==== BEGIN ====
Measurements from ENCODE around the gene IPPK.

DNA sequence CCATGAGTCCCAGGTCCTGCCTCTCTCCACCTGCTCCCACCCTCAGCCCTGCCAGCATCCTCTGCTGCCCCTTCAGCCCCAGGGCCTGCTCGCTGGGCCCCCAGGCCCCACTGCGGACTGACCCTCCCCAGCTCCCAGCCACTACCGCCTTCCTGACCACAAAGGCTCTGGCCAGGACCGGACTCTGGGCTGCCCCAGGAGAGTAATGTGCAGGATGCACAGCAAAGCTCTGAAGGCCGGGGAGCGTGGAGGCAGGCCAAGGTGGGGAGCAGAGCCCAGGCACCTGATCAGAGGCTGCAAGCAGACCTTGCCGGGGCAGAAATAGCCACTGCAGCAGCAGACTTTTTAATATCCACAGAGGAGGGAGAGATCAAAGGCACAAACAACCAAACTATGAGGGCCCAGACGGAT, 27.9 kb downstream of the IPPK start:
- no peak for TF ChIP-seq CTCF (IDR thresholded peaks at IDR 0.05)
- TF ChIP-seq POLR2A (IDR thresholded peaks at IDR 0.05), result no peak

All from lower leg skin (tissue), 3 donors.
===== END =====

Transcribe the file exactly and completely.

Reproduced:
Measurements from ENCODE around the gene IPPK.

DNA sequence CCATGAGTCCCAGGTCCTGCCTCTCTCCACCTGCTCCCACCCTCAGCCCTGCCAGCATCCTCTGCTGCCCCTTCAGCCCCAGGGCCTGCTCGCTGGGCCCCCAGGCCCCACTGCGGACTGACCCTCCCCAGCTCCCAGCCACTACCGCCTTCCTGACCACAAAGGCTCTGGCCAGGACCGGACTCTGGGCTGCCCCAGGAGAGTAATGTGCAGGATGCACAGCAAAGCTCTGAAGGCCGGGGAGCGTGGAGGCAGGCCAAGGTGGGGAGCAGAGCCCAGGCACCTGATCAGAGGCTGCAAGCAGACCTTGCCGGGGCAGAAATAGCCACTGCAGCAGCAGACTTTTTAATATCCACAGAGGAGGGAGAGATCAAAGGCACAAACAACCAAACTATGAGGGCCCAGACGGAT, 27.9 kb downstream of the IPPK start:
- no peak for TF ChIP-seq CTCF (IDR thresholded peaks at IDR 0.05)
- TF ChIP-seq POLR2A (IDR thresholded peaks at IDR 0.05), result no peak

All from lower leg skin (tissue), 3 donors.